Also this week: the most beautiful data in the world, the perception of doors, against pre-publication review, and MOAR!
The British Ecological Society is marking Black History Month with a series of blog posts by and about black ecologists, their work, and their experiences in ecology. The ESA is doing the same. Lots of good stuff here well worth reading and reflecting on. I’ll also take this opportunity to re-up this excellent guest post from Lynette Strickland from last summer, which speaks to some of the same issues raised in some of these posts.
Oh man, these are the most beautiful data I’ve seen in a long time. Even though they’re the data I think everyone expected.
Sticking with things that give hope: Bree Rosenblum has written a textbook on global change biology that aims to plant “the seeds of a new story: a story in which our actions matter – not because we are racing against the clock fueled by guilt and fear – but because we are bringing our passion and creativity to the grand challenges of our time.” (quoted from an email blurb I received about the book) Sounds intriguing. Related: Meghan’s post on this issue, which has an excellent comment thread. And Brian has various posts critiquing gloom-and-doom stories about global change, such as this one.
Holy s**t: Laurentian University, a public uni in Canada, applied to court for protection from creditors, so that it can financially restructure. The university says it will run out of money to pay salaries at the end of the month. Here is some commentary from Canadian higher education consultant Alex Usher, and here is some more, some of which corrects errors in the previous link.
The ESA on lessons learned from the 2020 virtual annual meeting, and their application to planning the 2021 meeting.
Nick DiRienzo on the status of the two Behavioral Ecology and Sociobiology papers he co-authored with Jonathan Pruitt. The co-authors requested retractions a year ago, on the grounds of serious data anomalies that Pruitt (who collected the data) could not explain to their, or the editors’, satisfaction. But yet, a year later the papers still haven’t been retracted.
The perception of doors. Very good short essay on macroeconomics. Even if you don’t agree with it, I hope you’ll agree it’s a good example of the general sort of thing you’d want to say to students on the first day of any college or university class. What’s this class all about? Why should you care about it?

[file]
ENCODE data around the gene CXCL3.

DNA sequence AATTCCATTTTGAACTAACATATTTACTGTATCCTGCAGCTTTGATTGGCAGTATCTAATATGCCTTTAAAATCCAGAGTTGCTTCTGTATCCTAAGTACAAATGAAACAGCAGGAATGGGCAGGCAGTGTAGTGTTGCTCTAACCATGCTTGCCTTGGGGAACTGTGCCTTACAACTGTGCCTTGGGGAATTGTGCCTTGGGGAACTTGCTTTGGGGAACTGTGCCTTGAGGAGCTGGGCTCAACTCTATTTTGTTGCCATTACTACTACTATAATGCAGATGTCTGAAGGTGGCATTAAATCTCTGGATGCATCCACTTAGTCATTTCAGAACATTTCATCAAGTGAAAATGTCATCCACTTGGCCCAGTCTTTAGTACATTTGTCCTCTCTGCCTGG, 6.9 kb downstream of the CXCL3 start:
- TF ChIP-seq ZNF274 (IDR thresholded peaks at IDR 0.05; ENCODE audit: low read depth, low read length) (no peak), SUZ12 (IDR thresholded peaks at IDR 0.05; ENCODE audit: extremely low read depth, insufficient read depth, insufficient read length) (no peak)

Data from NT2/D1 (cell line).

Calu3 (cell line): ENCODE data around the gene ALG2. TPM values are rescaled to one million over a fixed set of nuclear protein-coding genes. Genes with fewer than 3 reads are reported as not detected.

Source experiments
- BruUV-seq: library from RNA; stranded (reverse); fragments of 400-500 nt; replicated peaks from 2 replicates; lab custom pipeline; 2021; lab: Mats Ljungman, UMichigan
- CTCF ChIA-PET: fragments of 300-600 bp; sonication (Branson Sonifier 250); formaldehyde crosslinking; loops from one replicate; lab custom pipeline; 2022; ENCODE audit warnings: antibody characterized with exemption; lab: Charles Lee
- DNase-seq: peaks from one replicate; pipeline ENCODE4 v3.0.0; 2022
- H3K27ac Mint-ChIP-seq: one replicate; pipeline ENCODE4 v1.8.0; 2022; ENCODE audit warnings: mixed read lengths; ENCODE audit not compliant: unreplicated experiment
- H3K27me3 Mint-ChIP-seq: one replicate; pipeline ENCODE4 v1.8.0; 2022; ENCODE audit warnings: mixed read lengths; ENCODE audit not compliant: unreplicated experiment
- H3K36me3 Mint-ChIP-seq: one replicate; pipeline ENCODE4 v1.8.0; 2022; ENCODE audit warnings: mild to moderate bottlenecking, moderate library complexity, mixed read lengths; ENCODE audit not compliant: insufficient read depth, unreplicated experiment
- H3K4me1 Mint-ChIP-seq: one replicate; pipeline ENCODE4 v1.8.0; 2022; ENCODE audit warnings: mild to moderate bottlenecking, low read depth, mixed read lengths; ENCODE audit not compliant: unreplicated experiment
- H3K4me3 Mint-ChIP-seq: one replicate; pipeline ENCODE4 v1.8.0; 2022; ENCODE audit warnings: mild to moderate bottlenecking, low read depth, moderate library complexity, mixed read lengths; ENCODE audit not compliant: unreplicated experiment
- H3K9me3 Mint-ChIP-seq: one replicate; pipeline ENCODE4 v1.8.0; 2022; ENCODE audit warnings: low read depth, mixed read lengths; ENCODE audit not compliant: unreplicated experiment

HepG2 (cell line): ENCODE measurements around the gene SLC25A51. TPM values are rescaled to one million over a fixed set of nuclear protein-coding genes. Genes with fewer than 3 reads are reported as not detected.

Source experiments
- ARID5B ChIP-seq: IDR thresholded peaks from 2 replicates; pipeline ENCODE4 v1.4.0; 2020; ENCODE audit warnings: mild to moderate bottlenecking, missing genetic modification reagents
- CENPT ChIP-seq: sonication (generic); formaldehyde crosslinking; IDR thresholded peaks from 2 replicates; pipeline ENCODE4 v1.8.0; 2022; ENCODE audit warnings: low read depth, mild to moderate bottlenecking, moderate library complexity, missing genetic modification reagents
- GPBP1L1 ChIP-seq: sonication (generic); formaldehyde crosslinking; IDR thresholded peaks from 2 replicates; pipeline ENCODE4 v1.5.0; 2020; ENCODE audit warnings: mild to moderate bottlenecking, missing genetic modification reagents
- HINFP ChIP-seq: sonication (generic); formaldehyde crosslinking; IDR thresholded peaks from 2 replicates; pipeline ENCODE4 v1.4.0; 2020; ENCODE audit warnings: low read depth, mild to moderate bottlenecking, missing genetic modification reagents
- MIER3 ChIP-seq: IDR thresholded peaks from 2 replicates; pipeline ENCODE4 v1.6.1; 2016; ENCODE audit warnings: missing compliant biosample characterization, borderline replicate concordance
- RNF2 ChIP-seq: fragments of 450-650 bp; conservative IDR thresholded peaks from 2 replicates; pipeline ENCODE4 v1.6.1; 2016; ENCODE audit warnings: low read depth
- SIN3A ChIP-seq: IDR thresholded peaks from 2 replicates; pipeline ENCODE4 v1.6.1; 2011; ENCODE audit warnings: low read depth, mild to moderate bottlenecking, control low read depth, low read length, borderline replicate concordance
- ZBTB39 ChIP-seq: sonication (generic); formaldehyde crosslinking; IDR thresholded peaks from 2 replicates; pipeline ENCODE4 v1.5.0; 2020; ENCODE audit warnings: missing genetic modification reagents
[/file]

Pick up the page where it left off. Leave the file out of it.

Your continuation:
New preprint from Insler et al. exploits random assignment of US Naval Academy students to intro course sections (e.g., Calculus I) to estimate how student performance in later courses (e.g., Calculus III) depends on the instructor they were assigned in their intro courses. The study then asks how estimated instructor quality relates to how instructors are viewed on RateMyProfessor.com. I’ve skimmed it, it looks to me like an ideal dataset for addressing the questions asked. And it seems quite carefully done to me, though of course I’m no expert on this literature. Some instructors are indeed better than others (by the measure used in the paper), and poorer instructors are poorer for interesting reasons. Would be particularly interested in comments from folks who know this literature better than me. (ht Marginal Revolution)
Writing in Science, Luis Campos reviews Lara Choksey’s Narrative in the Age of the Genome. It’s literary criticism of a dozen gene-related works of fiction and nonfiction. Based on the review, I can’t decide if I want to read the book or not. On the one hand, I’m interested in how scientific ideas feed into novels and other works of art, so the book sounds right up my alley (for instance). And the review is positive. But on the other hand, the bits of the book quoted in the review make it sound full of jargon. Maybe I’ll wait for Stephen Heard to read it, and then ask him to tell me about it.
Philosopher of science (and other things) Liam Bright’s brief reviews of his own papers. The title–“My Work Is Bad”–gives you an idea of the tone. Not sure what to say about this beyond that I found it striking. Just speaking generally rather than about this piece specifically, there’s a lot to be said for being your own toughest critic, but there’s also a lot to be said for not being too hard on yourself. Finding the optimal balance between those two desiderata isn’t always easy. Anyway, here’s Liam Bright talking briefly about why he wrote and published this piece.
Sticking with Liam Bright, here’s Heesen & Bright (2020) arguing that pre-publication peer review should be abolished (!) I haven’t read it yet, but I’ve found Liam Bright’s other work thought-provoking even when I haven’t agreed with it, so I’m happy to link to this sight unseen.
And here’s a wide-ranging interview with Liam Bright. Includes interesting discussion of the linkages between science, philosophy, and improving human societies.
Kareen Carr on the Monty Hall problem. Caught my eye because he doesn’t think the problem has much to do with probability. I just taught the Monty Hall problem in my intro biostats course, as a fun aside in the unit on probability. I doubt that teaching it did any harm, and it didn’t take much time away from other stuff I could’ve taught instead. But now I’m kind of thinking I either need to stop teaching it, or else get clearer in my own mind why I’m teaching it.